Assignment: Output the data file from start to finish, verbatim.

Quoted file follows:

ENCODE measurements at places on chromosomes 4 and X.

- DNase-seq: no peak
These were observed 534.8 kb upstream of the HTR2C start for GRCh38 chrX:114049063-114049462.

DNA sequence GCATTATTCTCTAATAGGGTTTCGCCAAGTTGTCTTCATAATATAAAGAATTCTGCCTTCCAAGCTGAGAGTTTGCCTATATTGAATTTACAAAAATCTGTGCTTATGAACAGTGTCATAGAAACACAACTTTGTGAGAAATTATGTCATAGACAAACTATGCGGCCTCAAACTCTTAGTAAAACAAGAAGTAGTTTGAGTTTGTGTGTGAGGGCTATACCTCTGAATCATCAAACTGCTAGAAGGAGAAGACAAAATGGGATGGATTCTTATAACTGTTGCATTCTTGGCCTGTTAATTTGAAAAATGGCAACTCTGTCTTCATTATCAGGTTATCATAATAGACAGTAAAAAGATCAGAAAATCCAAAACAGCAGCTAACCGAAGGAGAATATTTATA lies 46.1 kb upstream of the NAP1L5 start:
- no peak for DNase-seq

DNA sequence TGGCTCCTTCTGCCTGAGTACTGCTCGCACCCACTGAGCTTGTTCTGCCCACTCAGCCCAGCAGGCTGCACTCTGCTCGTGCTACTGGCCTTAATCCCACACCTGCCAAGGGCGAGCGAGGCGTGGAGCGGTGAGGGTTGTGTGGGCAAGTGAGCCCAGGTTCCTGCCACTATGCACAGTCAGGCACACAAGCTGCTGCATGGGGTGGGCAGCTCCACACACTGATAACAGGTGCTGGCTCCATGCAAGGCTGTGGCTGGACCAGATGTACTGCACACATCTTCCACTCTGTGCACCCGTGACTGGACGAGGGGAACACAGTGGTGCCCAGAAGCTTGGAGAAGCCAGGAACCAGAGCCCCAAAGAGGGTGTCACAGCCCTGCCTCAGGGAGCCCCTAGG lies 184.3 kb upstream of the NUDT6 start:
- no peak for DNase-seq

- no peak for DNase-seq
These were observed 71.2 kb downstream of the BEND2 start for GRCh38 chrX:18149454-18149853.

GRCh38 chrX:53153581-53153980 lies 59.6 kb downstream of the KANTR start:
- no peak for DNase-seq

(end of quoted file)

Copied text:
ENCODE measurements at places on chromosomes 4 and X.

- DNase-seq: no peak
These were observed 534.8 kb upstream of the HTR2C start for GRCh38 chrX:114049063-114049462.

DNA sequence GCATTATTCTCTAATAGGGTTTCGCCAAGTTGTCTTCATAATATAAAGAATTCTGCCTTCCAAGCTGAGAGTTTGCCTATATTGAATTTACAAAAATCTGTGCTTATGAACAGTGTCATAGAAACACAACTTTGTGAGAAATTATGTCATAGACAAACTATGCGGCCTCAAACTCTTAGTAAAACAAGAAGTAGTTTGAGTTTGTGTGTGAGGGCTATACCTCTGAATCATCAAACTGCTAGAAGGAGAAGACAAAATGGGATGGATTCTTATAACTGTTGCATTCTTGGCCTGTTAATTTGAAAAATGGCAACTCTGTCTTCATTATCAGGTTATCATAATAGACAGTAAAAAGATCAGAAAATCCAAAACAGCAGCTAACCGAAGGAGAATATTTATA lies 46.1 kb upstream of the NAP1L5 start:
- no peak for DNase-seq

DNA sequence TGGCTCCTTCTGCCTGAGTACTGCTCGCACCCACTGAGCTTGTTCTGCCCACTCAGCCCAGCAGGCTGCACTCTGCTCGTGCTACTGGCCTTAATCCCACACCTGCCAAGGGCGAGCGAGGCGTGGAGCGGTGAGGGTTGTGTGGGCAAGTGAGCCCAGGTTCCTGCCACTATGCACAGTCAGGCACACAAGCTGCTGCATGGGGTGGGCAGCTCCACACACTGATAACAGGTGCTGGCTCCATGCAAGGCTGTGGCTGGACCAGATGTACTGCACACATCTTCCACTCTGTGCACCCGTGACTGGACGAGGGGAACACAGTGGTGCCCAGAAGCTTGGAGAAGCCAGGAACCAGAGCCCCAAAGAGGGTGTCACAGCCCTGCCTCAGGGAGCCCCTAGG lies 184.3 kb upstream of the NUDT6 start:
- no peak for DNase-seq

- no peak for DNase-seq
These were observed 71.2 kb downstream of the BEND2 start for GRCh38 chrX:18149454-18149853.

GRCh38 chrX:53153581-53153980 lies 59.6 kb downstream of the KANTR start:
- no peak for DNase-seq